The meeting between Turkish President Erdogan and Fayez Al-Sarraj of the Tripoli-based Government of National Accord (GNA) in Istanbul on 12 January was unplanned and urgent. It took place against the backdrop of a flurry of European diplomatic activity to forestall a Turkish military presence in Libya and the spectre of another Syria.
The day before Erdogan met with Al-Sarraj, he met with European Council President Charles Michel who had flown to Istanbul in the framework of European efforts to contain the escalation in Libya. A more important meeting took place before that. On Wednesday, 8 January, Erdogan met with Russian President Vladimir Putin. Afterwards, they issued a joint statement affirming a common position on the Libyan crisis and the need to work together to promote a settlement based on the UN Security Council resolution to this effect. The same day, Hurriyet, a pro-government newspaper, cited Erdogan as saying that Turkey had sent 35 soldiers to Tripoli, but not to take part in the fighting. “Turkey will coordinate, but its troops will not engage in combat,” he said.
In their joint press conference, Putin and Erdogan did not broach the subject of Idlib, which is controlled by Turkish backed rebel groups. This is equally significant as it concerns another area in the Middle East where Russia and Turkey are at odds. While the Russian president’s visit to Turkey had been planned, he went there only after an unscheduled detour via Damascus. This was Putin’s first ever visit to the Syrian capital. Analysts believe this was meant to deliver a message expressing Moscow’s disappointment with the Turkish regime, firstly due to its failure to fulfil its commitments in accordance with the agreements it made in Astana and in Sochi and, secondly, because of its declining ability to control the militias it has financed and armed.
In what observers believe was also part of this indirect way of slapping Ankara’s hands, Moscow seemed pointedly disinclined to restrain Field Marshal Khalifa Haftar, commander of the Libyan National Army (LNA). Not only did the Russian press rejoice in Haftar’s success in taking control of the strategic town of Sirte, Moscow merely shrugged at Haftar’s refusal to agree to a ceasefire when the call for a ceasefire was made by Turkey. What could Ankara expect after all it had said and done?
Another important part of the picture was filled in by another important meeting last weekend, this one between Putin and German Chancellor Angela Merkel in Moscow. Both leaders share the goal of preventing further escalation in the Middle East, and in Libya in particular. Encouraged by the Putin-Erdogan joint statement, Merkel invited her host to attend the international conference on Libya that Berlin plans to host this month.
So, after weeks of polemics, sabre rattling, playing Genghis Khan and scheming to pour oil on Libyan fires, Erdogan has been forced to moderate his tone and, thanks to a succession of guests who made it clear they disapproved of his war mongering policies, pay more than lip service to a “peaceful solution”. His foreign minister even said, “we have no problem with everyone participating when it comes to a political solution. This includes Haftar, so long as he agrees to a ceasefire.”
As he looks around, the Anatolian strongman finds little sustenance for his dream of a Muslim Brotherhood empire with him as godfather. From Syria, the second pillar of this dream to crumble, the Syrian Observatory for Human Rights (SOHR) reported that six Turkish-funded militia fighters from Syria were killed in Libya, three from the Mutassim Brigade and three from the Sultan Murad Division. Their bodies have been transported back to Syria. The opposition press in Turkey reported, citing SOHR, that Ankara had promised the families of the deceased mercenaries large sums of compensation.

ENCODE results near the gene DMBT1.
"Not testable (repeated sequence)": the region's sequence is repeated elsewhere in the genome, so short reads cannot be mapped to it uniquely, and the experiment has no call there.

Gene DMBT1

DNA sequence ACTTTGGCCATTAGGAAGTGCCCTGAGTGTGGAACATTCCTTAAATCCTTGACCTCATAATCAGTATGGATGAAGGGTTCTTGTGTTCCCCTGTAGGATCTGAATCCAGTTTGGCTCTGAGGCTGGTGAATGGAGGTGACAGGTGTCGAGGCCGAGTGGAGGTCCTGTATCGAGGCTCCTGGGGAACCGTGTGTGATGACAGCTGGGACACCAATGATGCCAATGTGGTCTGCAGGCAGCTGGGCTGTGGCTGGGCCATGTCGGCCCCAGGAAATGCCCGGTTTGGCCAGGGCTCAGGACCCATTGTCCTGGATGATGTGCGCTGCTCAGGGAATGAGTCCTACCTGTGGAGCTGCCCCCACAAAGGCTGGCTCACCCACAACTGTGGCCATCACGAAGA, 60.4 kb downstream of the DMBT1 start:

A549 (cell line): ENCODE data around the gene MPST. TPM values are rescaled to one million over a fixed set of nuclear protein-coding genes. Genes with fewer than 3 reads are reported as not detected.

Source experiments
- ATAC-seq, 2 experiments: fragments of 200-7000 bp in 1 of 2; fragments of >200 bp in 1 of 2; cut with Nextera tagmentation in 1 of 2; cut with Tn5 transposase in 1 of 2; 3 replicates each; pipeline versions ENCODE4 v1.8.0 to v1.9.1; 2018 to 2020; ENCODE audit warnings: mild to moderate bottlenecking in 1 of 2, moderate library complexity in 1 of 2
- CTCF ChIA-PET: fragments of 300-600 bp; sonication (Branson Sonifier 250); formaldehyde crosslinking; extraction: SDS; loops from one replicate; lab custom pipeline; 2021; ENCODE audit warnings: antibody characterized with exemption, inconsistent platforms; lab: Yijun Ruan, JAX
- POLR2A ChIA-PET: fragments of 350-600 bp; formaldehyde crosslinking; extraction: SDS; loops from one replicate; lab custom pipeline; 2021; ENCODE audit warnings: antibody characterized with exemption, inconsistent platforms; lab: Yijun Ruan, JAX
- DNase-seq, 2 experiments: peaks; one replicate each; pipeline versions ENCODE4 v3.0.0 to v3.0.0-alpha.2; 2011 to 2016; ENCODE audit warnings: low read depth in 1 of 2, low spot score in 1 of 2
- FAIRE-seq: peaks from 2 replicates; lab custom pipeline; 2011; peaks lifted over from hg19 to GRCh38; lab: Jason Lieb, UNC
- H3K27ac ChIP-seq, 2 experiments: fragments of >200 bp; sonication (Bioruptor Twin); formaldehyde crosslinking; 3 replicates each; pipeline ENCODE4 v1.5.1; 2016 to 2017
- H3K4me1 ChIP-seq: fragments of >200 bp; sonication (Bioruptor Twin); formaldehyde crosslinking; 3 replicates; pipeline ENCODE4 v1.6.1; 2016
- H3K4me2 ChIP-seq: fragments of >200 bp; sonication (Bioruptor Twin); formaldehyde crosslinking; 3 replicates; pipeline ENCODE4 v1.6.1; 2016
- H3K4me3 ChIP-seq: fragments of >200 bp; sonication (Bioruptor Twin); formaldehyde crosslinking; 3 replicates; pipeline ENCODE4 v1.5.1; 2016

According to the SOHR, Turkey has sent more than 1,000 mercenaries from Syria to Tripoli and Misrata. Another 1,700 of them are currently receiving training in Turkish military camps. Recruitment operations are still in full swing in Afrin and other areas in Syria that fall in the scope of Ankara’s “Euphrates Shield” operation.
On 8 January, another 260 mercenaries from Syria arrived in Libya. According to local sources, they now carry Turkish passports and receive salaries of around $2,000 (more than four times the minimum wage in Turkey and over eight times the minimum wage in Syria) plus a number of benefits.
Closer to the Turkish heartland, three Turkish soldiers were killed and six others were injured in Libya, in and around the Libyan city of Misrata, AhvalNews site reported on 10 January. “The bodies of the dead soldiers have been transported to Misrata airport,” it added, without providing further details.
Meanwhile, social media teemed with images of Turkish-made BMC Kirpi tanks abandoned in the field by pro-GNA militias as they fled during the fall of Sirte to the LNA. According to the accompanying commentary, the Kirpi performs poorly, does not hold up well under fire, and its artillery is unwieldy and slow. Libyans have dubbed it “Lamees” in reference to a character’s name in a Turkish melodrama.
Such setbacks have paved the way for concessions and more humiliations. According to the Italian newspaper, La Stampa, Italian Prime Minister Giuseppe Conte will present to Erdogan a proposal for an “honourable exit” for Al-Sarraj, whom Ankara backs, and for a third party to act as guarantor for a ceasefire. The newspaper added that the proposal was backed by a European consensus and that it was likely that the Turks would accept it.
*A version of this article appears in print in the 16 January, 2020 edition of Al-Ahram Weekly.